The path of least resistance and least trouble is a mental rut already made. It requires troublesome work to undertake the alternation of old beliefs.
I've always loved stories. It really doesn't matter whether I'm listening to other people's stories or telling my own. The best are always personal. This is my story. It's an economist's tale, but it isn't dismal. It's a story about invention and innovation. It's about high hopes and determination. It's about the exhilaration of initiating change. It's also about dealing with frustration and failure. Both, after all, are inevitable in any saga on transformation. This is also a story about the spirit of Chicago, a true American city that embraced innovation and was the stage for much of my work. It is a story that spans five decades of inventive activity and institutional building in the commodity markets that saw Chicago's LaSalle Street transform from a grain trading hub to a pioneer in financial and environmental markets. I decided to commit this fuller story to paper on June 26, 2009.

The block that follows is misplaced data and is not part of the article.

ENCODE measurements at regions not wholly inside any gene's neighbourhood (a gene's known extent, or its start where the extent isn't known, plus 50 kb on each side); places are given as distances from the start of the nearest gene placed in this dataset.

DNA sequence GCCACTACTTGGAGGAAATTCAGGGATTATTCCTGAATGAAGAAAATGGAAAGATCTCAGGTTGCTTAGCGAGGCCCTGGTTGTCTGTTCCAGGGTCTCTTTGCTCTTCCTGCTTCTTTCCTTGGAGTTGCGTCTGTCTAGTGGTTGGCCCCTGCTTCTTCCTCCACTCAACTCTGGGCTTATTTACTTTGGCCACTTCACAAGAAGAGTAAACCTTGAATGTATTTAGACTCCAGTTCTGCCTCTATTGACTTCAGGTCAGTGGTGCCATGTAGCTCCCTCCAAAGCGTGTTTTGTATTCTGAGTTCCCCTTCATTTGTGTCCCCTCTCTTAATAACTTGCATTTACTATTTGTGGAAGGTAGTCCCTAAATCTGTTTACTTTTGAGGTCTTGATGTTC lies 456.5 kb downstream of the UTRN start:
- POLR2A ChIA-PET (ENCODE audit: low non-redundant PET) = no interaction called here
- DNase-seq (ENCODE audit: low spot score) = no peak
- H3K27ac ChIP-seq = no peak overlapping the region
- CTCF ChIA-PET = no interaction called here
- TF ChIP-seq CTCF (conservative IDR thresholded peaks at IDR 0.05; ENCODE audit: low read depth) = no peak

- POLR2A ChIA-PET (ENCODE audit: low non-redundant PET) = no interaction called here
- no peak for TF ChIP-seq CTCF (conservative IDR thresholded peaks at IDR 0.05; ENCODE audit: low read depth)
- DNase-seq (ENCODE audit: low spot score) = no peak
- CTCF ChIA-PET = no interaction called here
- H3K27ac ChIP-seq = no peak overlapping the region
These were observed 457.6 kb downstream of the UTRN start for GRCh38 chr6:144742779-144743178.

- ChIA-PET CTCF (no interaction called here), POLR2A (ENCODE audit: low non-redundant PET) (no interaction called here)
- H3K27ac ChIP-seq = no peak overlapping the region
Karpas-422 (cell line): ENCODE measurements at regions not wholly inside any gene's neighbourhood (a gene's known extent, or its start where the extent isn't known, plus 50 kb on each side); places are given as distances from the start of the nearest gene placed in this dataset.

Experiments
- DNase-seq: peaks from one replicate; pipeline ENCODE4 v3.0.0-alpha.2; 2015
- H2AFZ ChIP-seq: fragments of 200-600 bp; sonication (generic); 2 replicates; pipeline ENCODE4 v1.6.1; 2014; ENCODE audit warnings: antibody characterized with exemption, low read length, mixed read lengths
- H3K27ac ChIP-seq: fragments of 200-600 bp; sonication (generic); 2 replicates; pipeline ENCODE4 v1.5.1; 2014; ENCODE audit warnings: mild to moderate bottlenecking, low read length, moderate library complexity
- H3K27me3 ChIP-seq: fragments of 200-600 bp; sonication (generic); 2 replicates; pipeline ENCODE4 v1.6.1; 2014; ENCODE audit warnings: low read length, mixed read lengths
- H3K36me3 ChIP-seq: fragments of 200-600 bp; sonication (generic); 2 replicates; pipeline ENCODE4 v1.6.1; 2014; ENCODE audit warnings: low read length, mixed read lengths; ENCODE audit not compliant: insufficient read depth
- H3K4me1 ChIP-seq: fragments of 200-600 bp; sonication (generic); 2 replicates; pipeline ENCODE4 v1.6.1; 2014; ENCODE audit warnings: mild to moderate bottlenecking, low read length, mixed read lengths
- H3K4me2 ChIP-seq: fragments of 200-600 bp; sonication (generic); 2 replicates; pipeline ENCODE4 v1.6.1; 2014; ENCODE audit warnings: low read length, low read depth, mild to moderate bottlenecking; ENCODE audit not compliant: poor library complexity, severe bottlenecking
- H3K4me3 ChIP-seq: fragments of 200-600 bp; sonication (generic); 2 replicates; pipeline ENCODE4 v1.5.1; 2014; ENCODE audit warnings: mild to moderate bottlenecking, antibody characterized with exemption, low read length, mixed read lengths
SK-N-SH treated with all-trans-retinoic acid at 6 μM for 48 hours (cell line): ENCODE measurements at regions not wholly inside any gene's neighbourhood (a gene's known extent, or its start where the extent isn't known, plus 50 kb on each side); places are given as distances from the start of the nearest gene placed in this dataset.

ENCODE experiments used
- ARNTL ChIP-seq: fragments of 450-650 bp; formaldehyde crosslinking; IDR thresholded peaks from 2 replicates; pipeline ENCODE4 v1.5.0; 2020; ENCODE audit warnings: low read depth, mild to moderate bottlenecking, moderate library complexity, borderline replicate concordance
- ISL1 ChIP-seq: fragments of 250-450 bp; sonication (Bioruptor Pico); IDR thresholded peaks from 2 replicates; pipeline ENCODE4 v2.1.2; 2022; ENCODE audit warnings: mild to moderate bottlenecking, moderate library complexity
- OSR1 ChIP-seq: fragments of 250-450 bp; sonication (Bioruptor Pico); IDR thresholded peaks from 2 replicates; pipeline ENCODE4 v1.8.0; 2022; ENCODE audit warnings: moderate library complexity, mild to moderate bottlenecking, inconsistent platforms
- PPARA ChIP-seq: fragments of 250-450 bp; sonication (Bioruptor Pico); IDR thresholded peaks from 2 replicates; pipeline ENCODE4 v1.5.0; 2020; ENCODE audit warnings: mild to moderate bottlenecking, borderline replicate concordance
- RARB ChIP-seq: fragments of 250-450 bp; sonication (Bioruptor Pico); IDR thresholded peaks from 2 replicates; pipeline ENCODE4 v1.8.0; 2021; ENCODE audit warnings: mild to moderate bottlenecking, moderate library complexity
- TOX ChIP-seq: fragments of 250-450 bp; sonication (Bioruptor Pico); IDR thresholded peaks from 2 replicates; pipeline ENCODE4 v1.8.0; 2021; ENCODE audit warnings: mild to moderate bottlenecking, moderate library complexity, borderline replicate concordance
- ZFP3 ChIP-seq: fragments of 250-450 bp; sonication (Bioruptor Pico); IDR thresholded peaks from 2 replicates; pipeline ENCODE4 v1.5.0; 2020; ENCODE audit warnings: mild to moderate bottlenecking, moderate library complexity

That night at 6:15 P.M., my wife, Ellen, and I attended a formal banquet hosted by Ernst & Young at the Hilton in Chicago, honoring “Entrepreneurs of the Year” in the Upper Midwest. As we sat in the hotel bar just prior to entering the ballroom for the event, Ellen's cell phone rang. It was our daughter, Penya. Ellen listened, then turned to me with a big smile and loudly said, “It passed!”
What Ellen was referring to was the ...